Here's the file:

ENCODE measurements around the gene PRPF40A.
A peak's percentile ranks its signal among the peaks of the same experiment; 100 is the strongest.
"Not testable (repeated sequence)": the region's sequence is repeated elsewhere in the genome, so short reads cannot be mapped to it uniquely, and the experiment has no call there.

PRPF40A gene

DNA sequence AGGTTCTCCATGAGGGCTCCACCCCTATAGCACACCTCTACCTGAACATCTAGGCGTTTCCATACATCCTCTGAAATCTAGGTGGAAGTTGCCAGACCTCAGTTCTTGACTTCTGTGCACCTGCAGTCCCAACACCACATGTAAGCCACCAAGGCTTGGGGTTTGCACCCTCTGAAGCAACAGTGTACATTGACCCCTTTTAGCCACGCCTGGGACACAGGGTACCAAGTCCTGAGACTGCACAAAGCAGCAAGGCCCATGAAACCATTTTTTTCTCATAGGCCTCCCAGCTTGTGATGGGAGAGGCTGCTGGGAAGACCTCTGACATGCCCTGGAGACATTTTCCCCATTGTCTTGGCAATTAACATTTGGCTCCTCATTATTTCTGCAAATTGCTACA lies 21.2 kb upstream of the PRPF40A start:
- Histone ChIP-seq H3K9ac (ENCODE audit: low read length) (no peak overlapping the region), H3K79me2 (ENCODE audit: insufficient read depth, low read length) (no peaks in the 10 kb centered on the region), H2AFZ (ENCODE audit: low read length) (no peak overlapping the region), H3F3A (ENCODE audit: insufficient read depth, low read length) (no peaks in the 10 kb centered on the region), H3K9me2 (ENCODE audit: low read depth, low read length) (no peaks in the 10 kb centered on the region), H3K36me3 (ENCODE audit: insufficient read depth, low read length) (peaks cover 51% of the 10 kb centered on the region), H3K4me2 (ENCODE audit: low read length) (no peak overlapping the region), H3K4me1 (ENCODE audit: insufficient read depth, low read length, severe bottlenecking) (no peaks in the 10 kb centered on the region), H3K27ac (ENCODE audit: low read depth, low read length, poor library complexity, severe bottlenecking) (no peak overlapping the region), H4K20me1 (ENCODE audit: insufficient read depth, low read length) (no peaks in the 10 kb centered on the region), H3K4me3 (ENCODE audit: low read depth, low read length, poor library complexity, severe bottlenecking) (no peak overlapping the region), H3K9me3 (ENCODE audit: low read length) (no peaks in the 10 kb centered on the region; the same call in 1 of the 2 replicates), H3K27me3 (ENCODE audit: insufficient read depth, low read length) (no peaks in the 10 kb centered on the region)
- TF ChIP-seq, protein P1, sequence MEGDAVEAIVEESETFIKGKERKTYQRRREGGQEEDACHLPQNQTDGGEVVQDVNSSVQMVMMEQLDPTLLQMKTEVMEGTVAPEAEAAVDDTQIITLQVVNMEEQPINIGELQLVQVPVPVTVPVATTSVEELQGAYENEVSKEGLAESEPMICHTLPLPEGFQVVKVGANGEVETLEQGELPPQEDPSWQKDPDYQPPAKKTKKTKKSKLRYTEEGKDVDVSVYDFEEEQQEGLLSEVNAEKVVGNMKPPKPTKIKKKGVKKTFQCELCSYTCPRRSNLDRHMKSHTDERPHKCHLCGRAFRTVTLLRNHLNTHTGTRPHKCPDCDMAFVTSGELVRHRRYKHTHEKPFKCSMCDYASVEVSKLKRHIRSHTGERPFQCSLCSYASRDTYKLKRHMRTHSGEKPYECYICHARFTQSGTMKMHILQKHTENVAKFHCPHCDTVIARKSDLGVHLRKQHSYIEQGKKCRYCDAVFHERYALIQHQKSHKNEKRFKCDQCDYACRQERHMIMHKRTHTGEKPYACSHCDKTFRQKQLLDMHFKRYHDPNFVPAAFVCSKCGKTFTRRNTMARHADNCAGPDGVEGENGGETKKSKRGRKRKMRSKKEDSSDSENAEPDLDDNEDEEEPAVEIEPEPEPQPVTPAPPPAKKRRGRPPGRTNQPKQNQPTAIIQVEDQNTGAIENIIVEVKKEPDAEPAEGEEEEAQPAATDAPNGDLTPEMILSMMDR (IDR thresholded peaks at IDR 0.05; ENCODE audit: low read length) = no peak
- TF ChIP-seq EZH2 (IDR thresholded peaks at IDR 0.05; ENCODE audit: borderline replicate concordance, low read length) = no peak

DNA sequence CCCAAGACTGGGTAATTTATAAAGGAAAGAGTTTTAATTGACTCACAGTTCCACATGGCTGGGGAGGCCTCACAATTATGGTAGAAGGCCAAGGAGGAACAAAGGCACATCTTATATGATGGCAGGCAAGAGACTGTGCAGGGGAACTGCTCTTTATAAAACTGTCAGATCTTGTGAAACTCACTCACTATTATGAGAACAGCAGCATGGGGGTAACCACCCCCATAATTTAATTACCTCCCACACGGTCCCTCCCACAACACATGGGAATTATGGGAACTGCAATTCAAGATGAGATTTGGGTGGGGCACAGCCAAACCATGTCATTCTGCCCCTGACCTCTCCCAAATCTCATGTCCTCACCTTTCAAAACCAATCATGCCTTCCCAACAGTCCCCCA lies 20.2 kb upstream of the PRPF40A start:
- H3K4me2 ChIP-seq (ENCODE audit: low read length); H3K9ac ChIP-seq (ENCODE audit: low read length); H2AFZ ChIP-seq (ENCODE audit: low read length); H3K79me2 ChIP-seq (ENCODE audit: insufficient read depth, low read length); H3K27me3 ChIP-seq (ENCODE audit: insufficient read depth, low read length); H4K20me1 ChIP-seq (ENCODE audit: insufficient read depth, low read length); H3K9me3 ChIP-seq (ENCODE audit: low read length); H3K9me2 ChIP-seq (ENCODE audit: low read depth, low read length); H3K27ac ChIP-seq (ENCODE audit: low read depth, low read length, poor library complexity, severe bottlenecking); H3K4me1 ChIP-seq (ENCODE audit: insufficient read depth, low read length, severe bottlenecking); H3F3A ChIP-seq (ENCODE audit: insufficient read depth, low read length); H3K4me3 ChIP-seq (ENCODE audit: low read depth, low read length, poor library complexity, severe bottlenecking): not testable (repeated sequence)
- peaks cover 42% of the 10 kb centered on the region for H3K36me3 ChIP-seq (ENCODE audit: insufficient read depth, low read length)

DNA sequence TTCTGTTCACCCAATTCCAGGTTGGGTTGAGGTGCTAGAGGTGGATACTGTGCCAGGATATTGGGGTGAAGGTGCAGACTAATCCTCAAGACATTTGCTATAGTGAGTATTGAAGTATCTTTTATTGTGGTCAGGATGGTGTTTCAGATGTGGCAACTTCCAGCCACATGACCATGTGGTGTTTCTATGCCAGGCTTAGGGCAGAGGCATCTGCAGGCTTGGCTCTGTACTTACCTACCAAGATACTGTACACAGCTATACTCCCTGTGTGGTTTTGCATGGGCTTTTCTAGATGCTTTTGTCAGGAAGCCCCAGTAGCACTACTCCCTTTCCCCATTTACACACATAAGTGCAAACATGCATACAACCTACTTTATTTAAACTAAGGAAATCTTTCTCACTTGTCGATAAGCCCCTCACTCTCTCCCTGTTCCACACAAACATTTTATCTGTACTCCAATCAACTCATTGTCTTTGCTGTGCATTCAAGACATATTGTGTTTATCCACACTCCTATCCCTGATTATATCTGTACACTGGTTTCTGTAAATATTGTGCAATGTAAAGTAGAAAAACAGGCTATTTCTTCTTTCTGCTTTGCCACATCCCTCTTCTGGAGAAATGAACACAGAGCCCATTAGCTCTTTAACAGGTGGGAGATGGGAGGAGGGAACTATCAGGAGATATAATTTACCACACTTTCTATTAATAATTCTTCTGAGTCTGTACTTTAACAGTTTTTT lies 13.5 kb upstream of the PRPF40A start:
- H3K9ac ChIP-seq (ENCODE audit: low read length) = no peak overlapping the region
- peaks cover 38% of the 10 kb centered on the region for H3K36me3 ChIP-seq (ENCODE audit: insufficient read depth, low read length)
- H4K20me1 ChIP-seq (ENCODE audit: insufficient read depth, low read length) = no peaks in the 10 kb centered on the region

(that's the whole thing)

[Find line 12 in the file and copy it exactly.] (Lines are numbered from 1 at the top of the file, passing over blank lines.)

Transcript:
DNA sequence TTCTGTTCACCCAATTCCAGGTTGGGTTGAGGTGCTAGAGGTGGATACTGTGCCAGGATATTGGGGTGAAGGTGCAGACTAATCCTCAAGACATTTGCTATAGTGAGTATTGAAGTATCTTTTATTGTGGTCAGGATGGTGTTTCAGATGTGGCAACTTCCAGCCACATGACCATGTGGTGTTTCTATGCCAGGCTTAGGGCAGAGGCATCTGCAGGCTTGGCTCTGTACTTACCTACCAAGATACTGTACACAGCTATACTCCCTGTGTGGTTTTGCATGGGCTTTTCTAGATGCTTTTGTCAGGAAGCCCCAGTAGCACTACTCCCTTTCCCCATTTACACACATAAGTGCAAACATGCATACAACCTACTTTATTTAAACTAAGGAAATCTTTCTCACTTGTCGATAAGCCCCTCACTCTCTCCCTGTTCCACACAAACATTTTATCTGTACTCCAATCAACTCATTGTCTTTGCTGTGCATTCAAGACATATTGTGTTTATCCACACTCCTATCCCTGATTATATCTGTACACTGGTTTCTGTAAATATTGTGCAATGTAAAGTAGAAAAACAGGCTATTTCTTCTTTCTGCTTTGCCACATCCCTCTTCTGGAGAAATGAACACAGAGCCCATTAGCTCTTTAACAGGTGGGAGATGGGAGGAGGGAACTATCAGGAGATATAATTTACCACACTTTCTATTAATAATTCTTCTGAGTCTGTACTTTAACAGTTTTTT lies 13.5 kb upstream of the PRPF40A start: